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Can the 113th Congress get anything done?
Eric Cantor seems willing to compromise. Now it's up to Democrats to end the Age of Cliffs
 
Edward Morrissey
Edward Morrissey

Inaugurations of American presidents are optimistic occasions, and for good reason. We often forget that peaceful transitions of power in history have been relatively rare, and still are, even in an age of republics. Most people living today won't see an orderly, lawful transition — or continuation — of a representative government under the rule of law. Regardless of your political persuasion, the quadrennial American tradition dating back to 1792 should fill all of us with optimism and appreciation for the blessings of a functional and stable representative republic.

Still, it's possible to overshoot the mark at such events. CBS interviewed House Majority Leader Eric Cantor (R-Va.) during the inauguration's preliminary festivities, and asked him about the prospects for the next two years. Norah O'Donnell noted that House Republicans seemed to have taken a more conciliatory attitude after their caucus retreat last week, with a promise to raise the debt ceiling for a short period of time, and asked Cantor whether that indicated that the GOP would cooperate with President Obama on his second-term agenda.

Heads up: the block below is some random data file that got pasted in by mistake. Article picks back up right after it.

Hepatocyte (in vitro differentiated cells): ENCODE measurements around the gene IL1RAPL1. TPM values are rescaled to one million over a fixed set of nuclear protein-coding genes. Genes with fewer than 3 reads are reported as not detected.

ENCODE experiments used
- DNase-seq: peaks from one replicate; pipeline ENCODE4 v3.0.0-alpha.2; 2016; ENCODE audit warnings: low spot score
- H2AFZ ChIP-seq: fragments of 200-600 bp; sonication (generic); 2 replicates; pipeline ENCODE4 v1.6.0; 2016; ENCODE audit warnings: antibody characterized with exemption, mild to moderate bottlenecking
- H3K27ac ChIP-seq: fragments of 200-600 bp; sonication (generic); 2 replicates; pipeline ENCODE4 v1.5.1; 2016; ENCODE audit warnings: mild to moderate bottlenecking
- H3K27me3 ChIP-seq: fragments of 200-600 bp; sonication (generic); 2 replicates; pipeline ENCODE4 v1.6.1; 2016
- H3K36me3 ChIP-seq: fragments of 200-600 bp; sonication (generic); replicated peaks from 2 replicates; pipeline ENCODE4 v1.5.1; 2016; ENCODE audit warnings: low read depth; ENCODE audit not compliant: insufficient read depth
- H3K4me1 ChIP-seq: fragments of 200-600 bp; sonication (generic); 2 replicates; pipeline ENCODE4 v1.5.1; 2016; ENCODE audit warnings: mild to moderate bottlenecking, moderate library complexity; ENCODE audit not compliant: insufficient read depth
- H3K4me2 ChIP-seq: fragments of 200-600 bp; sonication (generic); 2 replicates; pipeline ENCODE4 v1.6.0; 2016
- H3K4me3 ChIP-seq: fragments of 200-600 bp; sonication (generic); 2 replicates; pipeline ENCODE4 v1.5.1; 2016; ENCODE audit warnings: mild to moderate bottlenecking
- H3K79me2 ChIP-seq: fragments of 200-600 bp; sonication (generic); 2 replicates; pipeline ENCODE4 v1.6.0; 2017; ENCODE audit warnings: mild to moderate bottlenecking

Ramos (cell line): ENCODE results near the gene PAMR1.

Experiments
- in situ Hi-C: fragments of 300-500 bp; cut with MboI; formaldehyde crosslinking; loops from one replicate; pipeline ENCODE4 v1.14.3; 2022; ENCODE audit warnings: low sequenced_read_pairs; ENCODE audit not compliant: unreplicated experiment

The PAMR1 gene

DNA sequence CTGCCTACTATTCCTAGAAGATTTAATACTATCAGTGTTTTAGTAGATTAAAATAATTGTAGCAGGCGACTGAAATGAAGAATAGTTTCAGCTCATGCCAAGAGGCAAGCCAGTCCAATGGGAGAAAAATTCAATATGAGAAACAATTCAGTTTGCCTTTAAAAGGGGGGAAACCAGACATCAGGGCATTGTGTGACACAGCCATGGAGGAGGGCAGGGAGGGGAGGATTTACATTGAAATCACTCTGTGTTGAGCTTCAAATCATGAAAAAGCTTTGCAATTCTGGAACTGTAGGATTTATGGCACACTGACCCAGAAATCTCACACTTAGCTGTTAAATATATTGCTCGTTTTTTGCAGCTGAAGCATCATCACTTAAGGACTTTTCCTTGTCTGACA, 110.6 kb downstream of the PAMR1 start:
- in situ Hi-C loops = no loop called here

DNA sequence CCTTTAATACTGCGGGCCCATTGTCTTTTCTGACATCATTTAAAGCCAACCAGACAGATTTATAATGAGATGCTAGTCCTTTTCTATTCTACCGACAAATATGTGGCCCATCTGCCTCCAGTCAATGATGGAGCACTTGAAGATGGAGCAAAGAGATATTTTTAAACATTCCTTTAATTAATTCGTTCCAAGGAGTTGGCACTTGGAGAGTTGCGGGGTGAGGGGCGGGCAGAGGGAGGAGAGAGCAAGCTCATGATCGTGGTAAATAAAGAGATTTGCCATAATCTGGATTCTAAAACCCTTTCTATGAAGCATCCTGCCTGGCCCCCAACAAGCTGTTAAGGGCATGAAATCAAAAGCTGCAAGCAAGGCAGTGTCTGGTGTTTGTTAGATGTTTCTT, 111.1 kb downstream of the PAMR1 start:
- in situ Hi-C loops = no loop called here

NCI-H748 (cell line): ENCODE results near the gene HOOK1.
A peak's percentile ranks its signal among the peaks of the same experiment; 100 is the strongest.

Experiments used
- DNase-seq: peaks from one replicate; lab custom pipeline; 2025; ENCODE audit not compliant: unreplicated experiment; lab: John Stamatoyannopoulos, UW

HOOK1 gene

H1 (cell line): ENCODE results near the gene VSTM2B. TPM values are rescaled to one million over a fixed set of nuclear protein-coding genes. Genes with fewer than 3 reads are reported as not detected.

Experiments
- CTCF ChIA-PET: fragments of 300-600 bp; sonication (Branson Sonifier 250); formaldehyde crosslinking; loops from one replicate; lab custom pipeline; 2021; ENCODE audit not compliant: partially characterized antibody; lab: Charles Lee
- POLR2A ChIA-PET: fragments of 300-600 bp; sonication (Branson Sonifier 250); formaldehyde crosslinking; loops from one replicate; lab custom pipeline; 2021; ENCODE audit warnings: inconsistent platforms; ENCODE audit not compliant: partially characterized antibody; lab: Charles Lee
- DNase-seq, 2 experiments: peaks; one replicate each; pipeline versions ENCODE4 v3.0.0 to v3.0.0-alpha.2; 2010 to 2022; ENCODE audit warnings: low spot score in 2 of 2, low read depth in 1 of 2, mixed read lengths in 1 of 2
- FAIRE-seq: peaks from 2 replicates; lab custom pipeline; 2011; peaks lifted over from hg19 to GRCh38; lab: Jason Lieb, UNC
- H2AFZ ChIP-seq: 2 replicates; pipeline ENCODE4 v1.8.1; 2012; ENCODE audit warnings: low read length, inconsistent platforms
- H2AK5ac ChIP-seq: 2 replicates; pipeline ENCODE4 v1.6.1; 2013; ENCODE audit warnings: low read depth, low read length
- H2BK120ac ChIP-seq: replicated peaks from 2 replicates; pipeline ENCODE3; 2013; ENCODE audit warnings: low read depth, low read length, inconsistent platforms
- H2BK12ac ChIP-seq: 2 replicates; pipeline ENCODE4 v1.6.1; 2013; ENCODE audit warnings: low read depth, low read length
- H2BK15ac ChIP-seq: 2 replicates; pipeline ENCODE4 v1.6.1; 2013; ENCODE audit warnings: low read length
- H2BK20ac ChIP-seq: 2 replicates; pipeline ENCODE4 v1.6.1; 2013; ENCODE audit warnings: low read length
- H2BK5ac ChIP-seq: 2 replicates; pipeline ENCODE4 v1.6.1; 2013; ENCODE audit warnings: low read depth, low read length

Cantor told O'Donnell that the election sent a message to both ends of Pennsylvania Avenue that they wanted a change to a functional government that gets things done. "I think that there's an expectation coming out of the election," Cantor replied, "that the American people are going to see a federal government that works." If that was the expectation, then the American people have a funny way of expressing it. The last two years were notable for the gridlock that repeatedly resulted in kicking cans down the road, and yet the American people returned the exact same leadership to Washington in the election two months ago.

The message from November seemed to be exactly the opposite of what Cantor suggested. Remember: Republicans won the House in 2010 in large measure as a reaction to Obama's agenda in the first two years. The grassroots movement that pushed the GOP to its best midterm showing in 72 years didn't come with a mandate to cooperate with Obama and find a middle ground. The Tea Party-driven electorate wanted the Republican Party to stop the Obama agenda, which they succeeded in doing, and to force Obama to accept spending cuts and reductions in federal reach, which they mostly failed to achieve. Instead, the Senate refused to pass budgets, and the result was the continuation of self-inflicted crises of "cliffs" for the past two years.

It's true that the most contentious of these issues, the Bush-era tax rates, got resolved earlier this month by the previous session of Congress before it adjourned. However, that crisis had a definitive time bomb built into it — the expiration of all rate rollbacks and the AMT patch. The latter would have created a massive tax increase on as many as 30 million households. The economic and political damage from that would have impacted both political parties, which pushed them into a last-minute deal that could easily have been concluded two years ago, when the rates first expired.